CSEM (Centre Suisse d’ Electronique et de Microtechnique), headquartered in Neuchâtel, Switzerland, is coordinating a high-profile EU-funded project to enhance the performance of thermal control systems by developing additively manufactured pipes with embedded sensors. The system will also include an energy recovery device to power the embedded electronics and enable automatic, wireless data transfer.
The Advanced Heat Exchange Devices (AHEAD) project began summer 2022 and is expected to last two years. It aims to revolutionise thermal control systems – critical components of a number of high-performance devices like satellites and space rockets. Most thermal control systems in use today are heavy, bulky and require a myriad of connection cables. With AHEAD, the goal is to develop systems that are compact, less expensive and wireless, allowing for real-time data collection and improved efficiency.
“Broadly speaking, we aim to develop technology bricks that can be used to integrate electronic components like cables, connectors and sensors into many different kinds of 3D-printed objects,” stated Hervé Saudan, a project coordinator at CSEM. “The ability to embed sensors into process equipment will be an important feature of Industry 4.0. The data collected by these sensors can be used to feed artificial intelligence algorithms for process control, process optimisation and predictive maintenance.”
The consortium hopes to bring its technology to the pre-industrial stage and make it suitable for a broad range of applications including industrial heating and cooling systems, irrigation mechanisms, surgical instruments & implants, machine tooling, robotics and automotive parts.
The two applications that the project engineers are currently targeting are space modules and the European Organization for Nuclear Research (CERN)’s new particle detectors.
CERN plans to use the sensor-equipped pipes in the thermal control systems for the silicon detectors its engineers are currently developing. The detectors will be used to identify particles released from a multitude of collisions. Using the pipes being created under AHEAD, the detectors’ thermal control systems are expected to be able to run without the complicated cable set-up that’s usually required, saving space and allowing for better thermal control through temperature readings taken directly at strategic points. The new technology will also let engineers replace existing coolants with ones that are more effective and less damaging to the environment.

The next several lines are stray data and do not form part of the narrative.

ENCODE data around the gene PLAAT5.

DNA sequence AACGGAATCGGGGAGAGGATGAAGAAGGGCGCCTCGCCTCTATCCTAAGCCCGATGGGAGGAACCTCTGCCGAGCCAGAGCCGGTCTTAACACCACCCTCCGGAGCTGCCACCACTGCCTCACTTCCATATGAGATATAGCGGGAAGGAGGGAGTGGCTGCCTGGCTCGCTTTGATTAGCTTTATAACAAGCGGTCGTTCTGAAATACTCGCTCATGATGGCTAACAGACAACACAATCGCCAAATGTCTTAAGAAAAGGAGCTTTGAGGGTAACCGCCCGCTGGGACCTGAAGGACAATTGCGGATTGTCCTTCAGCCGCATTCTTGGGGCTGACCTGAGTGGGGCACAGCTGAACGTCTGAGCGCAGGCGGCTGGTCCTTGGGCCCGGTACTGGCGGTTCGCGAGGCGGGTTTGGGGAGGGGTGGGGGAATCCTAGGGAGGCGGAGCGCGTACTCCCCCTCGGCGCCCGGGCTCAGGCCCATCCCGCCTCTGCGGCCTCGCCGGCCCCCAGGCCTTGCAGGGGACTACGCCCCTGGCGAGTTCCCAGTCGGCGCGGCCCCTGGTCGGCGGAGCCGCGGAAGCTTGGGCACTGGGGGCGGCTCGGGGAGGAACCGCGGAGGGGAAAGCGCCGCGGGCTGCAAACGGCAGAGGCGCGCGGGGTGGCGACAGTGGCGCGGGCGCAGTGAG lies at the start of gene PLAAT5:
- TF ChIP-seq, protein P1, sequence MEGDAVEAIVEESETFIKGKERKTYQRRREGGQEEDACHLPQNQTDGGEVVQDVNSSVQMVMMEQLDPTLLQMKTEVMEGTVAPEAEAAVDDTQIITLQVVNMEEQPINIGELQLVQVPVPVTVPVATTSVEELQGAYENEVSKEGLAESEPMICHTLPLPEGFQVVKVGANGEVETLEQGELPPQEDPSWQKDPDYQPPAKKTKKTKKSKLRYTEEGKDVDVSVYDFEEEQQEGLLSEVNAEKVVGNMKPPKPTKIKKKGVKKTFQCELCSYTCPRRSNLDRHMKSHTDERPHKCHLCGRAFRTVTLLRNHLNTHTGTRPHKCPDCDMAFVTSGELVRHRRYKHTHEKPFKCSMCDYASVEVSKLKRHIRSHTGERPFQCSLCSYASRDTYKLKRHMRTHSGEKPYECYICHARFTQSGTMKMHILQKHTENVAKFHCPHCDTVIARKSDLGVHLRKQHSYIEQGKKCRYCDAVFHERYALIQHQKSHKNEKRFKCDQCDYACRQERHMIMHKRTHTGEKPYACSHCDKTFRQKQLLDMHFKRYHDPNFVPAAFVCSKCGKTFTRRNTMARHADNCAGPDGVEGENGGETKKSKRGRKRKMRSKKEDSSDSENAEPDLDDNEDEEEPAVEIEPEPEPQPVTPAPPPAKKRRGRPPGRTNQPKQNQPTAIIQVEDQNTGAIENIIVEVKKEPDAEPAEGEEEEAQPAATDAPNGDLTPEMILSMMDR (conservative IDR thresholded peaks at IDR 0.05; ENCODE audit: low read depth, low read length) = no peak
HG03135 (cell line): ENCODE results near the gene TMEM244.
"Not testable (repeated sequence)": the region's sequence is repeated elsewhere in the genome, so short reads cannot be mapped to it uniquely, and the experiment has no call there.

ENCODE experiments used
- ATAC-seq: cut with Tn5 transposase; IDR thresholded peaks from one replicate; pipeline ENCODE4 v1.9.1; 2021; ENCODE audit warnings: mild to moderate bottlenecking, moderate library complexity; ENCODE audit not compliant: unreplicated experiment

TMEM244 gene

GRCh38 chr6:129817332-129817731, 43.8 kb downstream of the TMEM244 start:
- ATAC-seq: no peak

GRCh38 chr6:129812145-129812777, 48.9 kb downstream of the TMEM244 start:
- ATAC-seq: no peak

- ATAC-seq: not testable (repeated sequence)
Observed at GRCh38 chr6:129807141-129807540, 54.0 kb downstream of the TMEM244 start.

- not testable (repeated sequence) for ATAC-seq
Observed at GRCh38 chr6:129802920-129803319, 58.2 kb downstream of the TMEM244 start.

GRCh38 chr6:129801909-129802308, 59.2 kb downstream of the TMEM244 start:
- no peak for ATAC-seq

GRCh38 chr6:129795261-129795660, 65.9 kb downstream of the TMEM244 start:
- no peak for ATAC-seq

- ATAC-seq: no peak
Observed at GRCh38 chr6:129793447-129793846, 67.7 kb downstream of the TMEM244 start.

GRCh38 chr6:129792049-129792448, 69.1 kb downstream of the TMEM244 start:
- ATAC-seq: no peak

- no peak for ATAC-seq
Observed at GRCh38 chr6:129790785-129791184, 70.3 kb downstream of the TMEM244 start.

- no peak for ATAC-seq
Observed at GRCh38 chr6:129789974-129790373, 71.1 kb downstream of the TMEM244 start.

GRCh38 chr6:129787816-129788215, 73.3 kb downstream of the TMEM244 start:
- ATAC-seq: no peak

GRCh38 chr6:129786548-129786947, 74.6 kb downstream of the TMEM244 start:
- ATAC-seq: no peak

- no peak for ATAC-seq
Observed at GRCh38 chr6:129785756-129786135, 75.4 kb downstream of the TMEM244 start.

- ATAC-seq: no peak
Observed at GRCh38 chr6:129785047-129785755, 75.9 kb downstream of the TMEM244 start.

“Technological breakthroughs are often needed before particle detectors can deliver the extraordinary performance that’s expected of them,” stated Paolo Petagna, a CERN project manager. “These breakthroughs could lead to a totally new concept with applications well beyond the one originally intended, bringing benefits to important industries. That’s what we’re seeing with AHEAD.”
One of the project’s key partners – Thales Alenia Space (TAS) – is studying how the sensor-equipped pipes could be employed in the International Space Station’s pressurised modules and in NASA’s future Lunar Gateway space station. TAS also plans to install the pipes in two-phase mechanically pumped fluid loops, which are a type of thermal control system used in its telecommunications satellites.
Martin Raynaud, a thermal specialist at TAS, explained, “The lighter, more compact design enabled by the pipes, along with improved precision in temperature measurements and faster assembly, are key benefits for us. They allow for better thermal control, which is a critical factor in all space systems. That gives us a significant competitive advantage over rivals in Europe and the US.”
“Switzerland is the European country with the most 3D printing patent applications filed per capita,” concluded Hervé Saudan. “And Europe in general is at the top of this field. The number of patent applications has surged over the past few years, growing by 36% per annum between 2015 and 2018 according to a study by the European Patent Office. Today, Europe leads the ranking, ahead of China and the US. This trend is a real boon to the Swiss economy, as the country’s competitiveness and ability to attract skilled workers depend largely on its capacity for innovation.”